NCUA Board Member Rodney E. Hood Statement on the Request for Information and Comment, Climate-Related Financial Risk

April 2023
NCUA Board Member Rodney E. Hood Statement on the Request for Information and Comment, Climate-Related Financial Risk
Rodney E. Hood

NCUA Board Member Rodney E. Hood speaks during a meeting of the NCUA Board.

As Prepared for Delivery on April 20, 2023

As of now, my view is that credit unions know best how to manage and mitigate this risk in their respective communities and not the NCUA.

The RFI before us today does not change any NCUA policy or supervision for climate change. Changing policy will require a future Board action. However, nothing that I will say today should constrain me or, frankly, lock me into a position, one way or another, for future action regarding climate change. I’m indeed open to studying this issue more and would like to see the best public policy prevail. When it comes to a future specific action, I would like to see this Board adjust the loan maturities for solar loans to 25 years. Current regulations make it hard for credit unions to compete in this market because of our existing regulations that limit the maturity for solar loans to 15 years, generally speaking.

As many of you know, North Carolina is the state where I grew up and that I still call home. It’s also where I began my professional career some years ago, first in commercial banking and then as a Community Reinvestment Act manager at a financial institution. Much of my work then focused on affordable housing and small business lending and included substantial outreach to marginalized and underserved communities.

I don’t think anyone called it “stakeholder capitalism” back then, but that’s essentially what it was. We were focused on sustainability and impact, issues that are at the center of our discussion today. So, you could say I’ve been intensely involved, in one way or another, in the world of stakeholder capitalism from the start of my career. From that standpoint, I have watched as these ideas have spread more widely within the larger business world. I continue to be a strong supporter of the key tenets of stakeholder capitalism — – including diversity, equity, and inclusion initiatives and ESG goals — and I continue to make the case for these practices because I believe they’re the right thing to do and I believe they’re good for business and society.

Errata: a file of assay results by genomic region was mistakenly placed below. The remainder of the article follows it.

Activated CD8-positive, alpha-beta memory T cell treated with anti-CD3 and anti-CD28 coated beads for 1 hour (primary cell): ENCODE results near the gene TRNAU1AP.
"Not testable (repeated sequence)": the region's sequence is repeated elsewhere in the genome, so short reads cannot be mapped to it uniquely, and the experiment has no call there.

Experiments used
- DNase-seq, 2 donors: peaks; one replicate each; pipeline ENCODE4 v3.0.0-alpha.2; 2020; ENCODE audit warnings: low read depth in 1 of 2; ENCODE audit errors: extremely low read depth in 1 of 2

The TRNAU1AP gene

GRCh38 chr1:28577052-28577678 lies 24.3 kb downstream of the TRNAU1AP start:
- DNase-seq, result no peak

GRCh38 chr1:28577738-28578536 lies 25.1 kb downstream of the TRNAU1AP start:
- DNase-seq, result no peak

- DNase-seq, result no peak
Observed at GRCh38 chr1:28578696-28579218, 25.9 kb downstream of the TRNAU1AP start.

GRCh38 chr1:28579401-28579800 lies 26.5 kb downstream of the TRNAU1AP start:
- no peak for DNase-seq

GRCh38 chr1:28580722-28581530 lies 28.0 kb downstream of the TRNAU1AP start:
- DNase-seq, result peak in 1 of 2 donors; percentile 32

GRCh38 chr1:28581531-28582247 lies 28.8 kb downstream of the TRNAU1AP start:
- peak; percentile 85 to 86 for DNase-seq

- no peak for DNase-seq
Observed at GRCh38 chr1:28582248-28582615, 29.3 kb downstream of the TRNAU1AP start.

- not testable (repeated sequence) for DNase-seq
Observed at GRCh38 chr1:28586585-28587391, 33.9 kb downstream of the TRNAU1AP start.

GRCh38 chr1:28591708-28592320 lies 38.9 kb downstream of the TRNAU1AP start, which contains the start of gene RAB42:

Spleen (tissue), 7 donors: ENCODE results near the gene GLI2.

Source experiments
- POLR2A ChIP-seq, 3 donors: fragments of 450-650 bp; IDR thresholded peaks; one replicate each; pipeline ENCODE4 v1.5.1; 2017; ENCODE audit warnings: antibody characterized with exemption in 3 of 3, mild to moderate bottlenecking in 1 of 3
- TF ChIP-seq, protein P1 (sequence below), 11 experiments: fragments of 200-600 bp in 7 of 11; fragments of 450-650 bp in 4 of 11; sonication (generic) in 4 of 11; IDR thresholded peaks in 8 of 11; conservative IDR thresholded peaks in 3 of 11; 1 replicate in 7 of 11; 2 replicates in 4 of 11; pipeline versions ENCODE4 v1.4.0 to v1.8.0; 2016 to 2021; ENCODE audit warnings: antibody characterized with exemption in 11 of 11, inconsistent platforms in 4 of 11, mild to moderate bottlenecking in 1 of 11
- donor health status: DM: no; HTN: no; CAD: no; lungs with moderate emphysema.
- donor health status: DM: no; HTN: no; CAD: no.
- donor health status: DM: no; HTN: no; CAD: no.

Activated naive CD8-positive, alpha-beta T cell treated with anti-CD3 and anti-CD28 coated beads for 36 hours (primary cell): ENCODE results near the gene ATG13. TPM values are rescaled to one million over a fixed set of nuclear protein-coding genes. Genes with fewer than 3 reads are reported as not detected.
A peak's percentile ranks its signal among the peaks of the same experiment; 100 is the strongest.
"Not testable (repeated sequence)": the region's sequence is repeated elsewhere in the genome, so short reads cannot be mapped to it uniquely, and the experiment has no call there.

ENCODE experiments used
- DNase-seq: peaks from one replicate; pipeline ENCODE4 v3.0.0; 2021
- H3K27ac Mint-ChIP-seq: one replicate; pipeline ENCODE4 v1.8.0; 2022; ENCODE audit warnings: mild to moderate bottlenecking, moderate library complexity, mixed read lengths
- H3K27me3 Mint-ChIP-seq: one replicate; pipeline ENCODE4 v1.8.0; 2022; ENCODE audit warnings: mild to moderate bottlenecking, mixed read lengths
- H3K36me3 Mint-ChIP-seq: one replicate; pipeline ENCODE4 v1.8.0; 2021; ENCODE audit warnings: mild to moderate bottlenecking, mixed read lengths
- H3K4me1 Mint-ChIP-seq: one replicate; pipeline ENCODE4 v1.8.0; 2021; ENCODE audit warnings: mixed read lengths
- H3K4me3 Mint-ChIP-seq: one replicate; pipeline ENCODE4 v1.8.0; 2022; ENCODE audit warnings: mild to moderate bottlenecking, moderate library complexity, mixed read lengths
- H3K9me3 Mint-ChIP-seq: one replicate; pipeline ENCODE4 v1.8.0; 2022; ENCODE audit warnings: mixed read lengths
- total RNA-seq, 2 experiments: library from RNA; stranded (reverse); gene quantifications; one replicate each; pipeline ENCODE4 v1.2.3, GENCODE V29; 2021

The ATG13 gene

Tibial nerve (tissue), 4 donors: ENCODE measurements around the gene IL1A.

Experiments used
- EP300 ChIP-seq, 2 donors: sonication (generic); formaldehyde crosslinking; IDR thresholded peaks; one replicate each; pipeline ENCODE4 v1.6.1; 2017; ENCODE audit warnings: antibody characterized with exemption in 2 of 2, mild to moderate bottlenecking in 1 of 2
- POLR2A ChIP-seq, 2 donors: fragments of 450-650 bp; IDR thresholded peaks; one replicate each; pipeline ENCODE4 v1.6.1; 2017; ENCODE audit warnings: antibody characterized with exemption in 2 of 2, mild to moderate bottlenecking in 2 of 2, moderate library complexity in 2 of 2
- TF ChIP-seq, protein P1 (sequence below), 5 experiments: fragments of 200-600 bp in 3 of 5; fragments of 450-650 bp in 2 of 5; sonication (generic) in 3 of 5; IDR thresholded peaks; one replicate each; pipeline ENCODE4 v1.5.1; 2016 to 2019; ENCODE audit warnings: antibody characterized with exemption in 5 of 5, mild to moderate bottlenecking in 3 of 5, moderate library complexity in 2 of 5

But in my position as a financial services industry regulator, I prefer the “go slow” approach, and I’ve sought to encourage these practices without being heavy-handed about it. For instance, when it comes to ESG regulations for credit unions, including climate change, I’m cautious about stepping in with regulatory solutions and certainly I am not comfortable with suggestions that regulators should be forcing a commitment to the ESG framework at this moment in time.

One could even argue that ESG regulation is not urgent at this stage for the system of federally insured credit unions we oversee. We’re talking here about smaller, non-profit, membership-driven financial institutions with a strong community orientation. As such, their ESG impact simply doesn’t compare to publicly traded firms on a national or international scale.

So, for example, late last year the NCUA approved a charter to establish a new credit union in Lame Deer, Montana, that will provide financial services to a largely Native American population. A credit union in Lame Deer, Montana, is not going to have the same concerns as a systemically important global financial institution. So, the regulatory needs are very different for this industry.

It’s also why I don’t get overly exercised about criticisms of ESG and stakeholder capitalism. The reality is that if these concepts are going to be effective and win wider acceptance, then they must be subjected to critical evaluation and testing. I recently spoke at an event that highlighted the “promise and peril” of stakeholder capitalism. That gets it exactly right – we need to be looking at these frameworks carefully to assess both their strengths and weaknesses, assessing them on their results and not just on their stated good intentions.

I do have a question: Regarding similar RFIs released by the other financial regulatory agencies - what have those agencies done as a result of the responses they received to their RFIs? Have they issued any new guidance or regulations?

Thank you. I have no further questions or comments.

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